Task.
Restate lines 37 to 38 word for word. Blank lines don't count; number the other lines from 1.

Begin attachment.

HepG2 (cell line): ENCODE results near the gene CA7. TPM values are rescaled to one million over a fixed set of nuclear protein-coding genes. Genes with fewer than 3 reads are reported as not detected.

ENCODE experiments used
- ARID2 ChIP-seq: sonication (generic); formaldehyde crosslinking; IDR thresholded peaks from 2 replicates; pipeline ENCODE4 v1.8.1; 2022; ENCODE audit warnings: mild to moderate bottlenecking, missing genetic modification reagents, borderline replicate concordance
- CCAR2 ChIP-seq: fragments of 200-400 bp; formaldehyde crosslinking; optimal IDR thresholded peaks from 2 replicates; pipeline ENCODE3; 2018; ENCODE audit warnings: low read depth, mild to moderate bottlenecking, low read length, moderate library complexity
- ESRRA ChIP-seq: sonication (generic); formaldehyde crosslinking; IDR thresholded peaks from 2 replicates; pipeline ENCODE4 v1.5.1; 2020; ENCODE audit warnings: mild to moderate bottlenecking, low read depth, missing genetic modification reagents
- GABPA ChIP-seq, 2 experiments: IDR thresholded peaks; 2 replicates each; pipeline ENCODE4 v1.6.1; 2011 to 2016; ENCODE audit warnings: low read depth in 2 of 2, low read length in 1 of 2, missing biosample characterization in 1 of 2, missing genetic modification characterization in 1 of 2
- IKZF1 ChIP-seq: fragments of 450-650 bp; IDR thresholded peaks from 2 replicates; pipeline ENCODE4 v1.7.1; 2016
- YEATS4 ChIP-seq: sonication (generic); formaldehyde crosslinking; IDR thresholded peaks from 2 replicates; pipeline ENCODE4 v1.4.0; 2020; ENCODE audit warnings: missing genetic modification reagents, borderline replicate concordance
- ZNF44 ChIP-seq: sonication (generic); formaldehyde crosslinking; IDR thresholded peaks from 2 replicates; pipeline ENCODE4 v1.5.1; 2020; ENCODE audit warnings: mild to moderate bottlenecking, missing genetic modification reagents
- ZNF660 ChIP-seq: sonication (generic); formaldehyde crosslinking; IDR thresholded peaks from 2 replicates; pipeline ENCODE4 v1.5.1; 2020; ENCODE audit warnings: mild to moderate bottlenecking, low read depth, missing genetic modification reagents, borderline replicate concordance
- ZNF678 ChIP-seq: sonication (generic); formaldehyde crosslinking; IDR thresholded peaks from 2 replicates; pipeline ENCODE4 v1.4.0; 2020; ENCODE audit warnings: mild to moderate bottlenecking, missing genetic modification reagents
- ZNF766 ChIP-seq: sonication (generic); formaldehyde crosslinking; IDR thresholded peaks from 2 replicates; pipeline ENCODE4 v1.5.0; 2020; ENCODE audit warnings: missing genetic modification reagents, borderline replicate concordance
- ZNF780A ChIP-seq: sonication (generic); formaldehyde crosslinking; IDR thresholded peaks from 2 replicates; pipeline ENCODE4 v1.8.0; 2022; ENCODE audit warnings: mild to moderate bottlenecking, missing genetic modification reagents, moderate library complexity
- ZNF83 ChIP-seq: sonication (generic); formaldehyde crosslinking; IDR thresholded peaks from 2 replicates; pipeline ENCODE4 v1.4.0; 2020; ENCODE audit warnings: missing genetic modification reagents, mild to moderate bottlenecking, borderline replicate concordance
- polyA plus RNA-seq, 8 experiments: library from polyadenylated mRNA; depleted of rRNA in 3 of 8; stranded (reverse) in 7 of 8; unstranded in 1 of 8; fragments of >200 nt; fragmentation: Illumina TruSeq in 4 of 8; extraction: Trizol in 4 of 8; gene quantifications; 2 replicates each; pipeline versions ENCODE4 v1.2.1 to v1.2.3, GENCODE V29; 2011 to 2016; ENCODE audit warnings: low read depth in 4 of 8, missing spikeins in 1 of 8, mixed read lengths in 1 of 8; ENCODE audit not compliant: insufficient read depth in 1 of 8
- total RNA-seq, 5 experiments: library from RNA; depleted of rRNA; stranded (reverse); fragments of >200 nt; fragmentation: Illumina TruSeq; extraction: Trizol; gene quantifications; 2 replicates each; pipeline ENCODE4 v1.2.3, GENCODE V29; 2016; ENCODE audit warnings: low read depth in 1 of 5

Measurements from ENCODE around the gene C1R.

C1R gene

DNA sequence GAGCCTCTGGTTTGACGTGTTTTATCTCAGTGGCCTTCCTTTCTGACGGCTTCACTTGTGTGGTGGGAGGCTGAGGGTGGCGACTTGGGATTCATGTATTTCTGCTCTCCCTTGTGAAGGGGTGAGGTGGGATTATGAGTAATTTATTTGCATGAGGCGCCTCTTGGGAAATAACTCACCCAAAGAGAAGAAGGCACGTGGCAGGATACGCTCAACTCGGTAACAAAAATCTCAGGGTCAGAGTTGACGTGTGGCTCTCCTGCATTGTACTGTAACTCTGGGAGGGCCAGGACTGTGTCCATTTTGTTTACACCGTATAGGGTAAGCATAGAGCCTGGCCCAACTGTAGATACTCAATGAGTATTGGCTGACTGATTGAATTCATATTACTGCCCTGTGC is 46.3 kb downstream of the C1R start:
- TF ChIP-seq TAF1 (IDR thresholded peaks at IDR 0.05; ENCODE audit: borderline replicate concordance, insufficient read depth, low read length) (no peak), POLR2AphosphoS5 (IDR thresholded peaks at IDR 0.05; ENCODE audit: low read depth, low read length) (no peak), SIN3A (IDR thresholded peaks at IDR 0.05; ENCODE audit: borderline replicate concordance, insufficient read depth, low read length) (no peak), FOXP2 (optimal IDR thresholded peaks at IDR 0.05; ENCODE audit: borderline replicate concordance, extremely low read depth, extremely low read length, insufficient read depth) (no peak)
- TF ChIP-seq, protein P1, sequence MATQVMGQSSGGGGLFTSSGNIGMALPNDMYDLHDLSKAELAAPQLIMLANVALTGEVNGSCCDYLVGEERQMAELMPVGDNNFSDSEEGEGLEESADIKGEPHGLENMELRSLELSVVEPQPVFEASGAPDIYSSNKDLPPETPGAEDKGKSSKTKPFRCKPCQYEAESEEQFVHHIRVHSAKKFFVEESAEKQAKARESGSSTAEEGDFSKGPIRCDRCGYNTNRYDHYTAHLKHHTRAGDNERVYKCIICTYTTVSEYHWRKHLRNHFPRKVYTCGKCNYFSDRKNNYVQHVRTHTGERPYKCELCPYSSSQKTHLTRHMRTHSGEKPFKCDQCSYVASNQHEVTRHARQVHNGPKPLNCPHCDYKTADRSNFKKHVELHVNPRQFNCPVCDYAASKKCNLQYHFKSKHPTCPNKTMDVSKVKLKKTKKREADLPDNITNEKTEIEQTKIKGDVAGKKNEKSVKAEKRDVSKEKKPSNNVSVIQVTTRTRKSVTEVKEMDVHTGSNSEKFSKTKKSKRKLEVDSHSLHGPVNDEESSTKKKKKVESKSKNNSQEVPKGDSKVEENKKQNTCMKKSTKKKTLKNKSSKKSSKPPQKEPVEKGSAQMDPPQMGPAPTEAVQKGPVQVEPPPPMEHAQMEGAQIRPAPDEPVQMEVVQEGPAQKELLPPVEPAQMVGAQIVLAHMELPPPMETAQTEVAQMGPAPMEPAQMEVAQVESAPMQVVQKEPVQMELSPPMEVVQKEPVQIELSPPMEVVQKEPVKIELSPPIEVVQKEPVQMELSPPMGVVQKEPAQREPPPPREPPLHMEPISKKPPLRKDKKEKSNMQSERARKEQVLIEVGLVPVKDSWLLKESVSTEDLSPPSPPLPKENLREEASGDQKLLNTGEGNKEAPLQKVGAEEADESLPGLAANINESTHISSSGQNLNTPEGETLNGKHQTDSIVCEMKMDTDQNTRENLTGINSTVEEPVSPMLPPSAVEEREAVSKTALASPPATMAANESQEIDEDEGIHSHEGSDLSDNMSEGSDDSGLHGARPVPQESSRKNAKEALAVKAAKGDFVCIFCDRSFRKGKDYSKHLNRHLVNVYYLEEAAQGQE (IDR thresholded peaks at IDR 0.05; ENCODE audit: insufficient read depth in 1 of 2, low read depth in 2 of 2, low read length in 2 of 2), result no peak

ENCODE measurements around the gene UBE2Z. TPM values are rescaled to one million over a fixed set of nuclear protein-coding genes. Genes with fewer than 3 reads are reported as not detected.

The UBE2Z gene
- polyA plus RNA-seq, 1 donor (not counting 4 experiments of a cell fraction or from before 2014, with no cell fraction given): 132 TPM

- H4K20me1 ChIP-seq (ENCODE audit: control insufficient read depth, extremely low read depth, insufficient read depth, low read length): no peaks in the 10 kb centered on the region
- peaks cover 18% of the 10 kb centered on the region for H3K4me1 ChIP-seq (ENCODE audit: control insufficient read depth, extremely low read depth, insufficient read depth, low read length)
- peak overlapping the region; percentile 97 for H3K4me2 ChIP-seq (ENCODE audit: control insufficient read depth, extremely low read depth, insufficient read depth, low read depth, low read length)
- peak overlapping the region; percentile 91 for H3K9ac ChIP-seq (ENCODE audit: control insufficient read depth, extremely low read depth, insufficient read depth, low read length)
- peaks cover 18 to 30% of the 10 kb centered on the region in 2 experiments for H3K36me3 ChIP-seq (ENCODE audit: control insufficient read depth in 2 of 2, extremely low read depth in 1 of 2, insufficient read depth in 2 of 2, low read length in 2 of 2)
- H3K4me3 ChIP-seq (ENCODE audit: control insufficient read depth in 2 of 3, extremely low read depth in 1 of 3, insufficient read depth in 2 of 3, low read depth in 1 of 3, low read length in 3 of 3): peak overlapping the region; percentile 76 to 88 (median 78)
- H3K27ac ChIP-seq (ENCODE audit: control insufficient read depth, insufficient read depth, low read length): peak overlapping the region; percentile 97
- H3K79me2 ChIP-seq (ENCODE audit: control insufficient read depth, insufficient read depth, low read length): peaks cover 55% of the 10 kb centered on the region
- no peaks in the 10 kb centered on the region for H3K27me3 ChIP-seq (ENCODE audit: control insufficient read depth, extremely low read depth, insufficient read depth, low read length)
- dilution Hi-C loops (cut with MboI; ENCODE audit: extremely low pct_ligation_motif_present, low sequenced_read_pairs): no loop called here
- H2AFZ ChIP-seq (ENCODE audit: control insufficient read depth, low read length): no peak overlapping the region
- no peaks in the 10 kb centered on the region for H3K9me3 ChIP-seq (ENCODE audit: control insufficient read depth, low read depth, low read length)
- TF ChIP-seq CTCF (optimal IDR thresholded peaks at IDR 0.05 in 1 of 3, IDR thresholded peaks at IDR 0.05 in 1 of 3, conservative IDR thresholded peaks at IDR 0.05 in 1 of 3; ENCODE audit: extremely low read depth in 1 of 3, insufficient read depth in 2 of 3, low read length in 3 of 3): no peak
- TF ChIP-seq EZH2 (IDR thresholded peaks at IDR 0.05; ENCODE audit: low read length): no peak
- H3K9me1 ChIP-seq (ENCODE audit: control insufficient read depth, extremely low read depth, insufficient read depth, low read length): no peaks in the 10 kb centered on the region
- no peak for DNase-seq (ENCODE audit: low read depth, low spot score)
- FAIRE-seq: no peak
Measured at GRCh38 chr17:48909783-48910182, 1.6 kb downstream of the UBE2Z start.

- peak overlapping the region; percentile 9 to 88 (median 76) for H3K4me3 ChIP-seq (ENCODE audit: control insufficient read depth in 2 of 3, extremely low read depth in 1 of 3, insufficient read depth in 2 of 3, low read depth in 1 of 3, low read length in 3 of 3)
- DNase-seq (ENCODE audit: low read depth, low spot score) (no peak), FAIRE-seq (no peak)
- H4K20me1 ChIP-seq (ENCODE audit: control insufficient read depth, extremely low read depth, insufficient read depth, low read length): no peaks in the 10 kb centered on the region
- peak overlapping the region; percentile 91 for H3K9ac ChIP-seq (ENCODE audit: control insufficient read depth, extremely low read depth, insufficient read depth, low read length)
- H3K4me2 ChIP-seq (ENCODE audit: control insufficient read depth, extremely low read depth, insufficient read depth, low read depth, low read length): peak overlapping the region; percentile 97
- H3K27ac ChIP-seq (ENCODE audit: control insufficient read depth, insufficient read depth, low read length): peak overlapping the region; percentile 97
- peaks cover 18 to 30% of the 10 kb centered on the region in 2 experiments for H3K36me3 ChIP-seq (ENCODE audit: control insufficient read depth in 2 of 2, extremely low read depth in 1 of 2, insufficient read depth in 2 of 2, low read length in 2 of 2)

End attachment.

- TF ChIP-seq CTCF (optimal IDR thresholded peaks at IDR 0.05 in 1 of 3, IDR thresholded peaks at IDR 0.05 in 1 of 3, conservative IDR thresholded peaks at IDR 0.05 in 1 of 3; ENCODE audit: extremely low read depth in 1 of 3, insufficient read depth in 2 of 3, low read length in 3 of 3): no peak
- TF ChIP-seq EZH2 (IDR thresholded peaks at IDR 0.05; ENCODE audit: low read length): no peak